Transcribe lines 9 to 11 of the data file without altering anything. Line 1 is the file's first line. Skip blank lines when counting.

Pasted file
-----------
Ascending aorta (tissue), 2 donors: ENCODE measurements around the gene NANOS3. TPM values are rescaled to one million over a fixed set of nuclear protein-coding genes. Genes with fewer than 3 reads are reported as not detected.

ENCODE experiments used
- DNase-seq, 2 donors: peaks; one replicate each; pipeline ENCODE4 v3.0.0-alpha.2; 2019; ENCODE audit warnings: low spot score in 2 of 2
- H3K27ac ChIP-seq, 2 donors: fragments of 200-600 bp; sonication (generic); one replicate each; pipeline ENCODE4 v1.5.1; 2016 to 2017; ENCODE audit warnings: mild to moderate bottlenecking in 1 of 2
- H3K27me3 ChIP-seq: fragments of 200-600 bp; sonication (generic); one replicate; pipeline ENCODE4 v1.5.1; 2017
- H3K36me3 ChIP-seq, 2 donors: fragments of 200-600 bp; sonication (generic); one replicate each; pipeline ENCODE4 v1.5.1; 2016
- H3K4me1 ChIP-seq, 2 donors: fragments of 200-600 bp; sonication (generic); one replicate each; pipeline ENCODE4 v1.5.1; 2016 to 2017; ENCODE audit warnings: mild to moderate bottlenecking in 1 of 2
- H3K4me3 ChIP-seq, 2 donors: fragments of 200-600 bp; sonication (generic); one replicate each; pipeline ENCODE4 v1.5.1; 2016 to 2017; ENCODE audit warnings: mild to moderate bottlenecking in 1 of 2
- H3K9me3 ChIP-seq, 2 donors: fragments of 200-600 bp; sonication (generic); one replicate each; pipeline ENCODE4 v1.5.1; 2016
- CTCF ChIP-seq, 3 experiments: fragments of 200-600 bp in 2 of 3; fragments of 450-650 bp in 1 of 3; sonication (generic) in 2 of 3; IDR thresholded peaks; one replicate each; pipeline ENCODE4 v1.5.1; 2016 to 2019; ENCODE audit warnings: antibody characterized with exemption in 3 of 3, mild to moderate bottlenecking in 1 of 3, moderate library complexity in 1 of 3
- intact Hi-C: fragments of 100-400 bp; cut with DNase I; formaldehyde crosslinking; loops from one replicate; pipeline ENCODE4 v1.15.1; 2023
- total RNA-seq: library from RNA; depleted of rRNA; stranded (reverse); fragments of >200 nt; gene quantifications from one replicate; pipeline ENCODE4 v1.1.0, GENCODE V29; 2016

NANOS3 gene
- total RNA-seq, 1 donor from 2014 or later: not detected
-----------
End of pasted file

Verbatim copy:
- H3K9me3 ChIP-seq, 2 donors: fragments of 200-600 bp; sonication (generic); one replicate each; pipeline ENCODE4 v1.5.1; 2016
- CTCF ChIP-seq, 3 experiments: fragments of 200-600 bp in 2 of 3; fragments of 450-650 bp in 1 of 3; sonication (generic) in 2 of 3; IDR thresholded peaks; one replicate each; pipeline ENCODE4 v1.5.1; 2016 to 2019; ENCODE audit warnings: antibody characterized with exemption in 3 of 3, mild to moderate bottlenecking in 1 of 3, moderate library complexity in 1 of 3
- intact Hi-C: fragments of 100-400 bp; cut with DNase I; formaldehyde crosslinking; loops from one replicate; pipeline ENCODE4 v1.15.1; 2023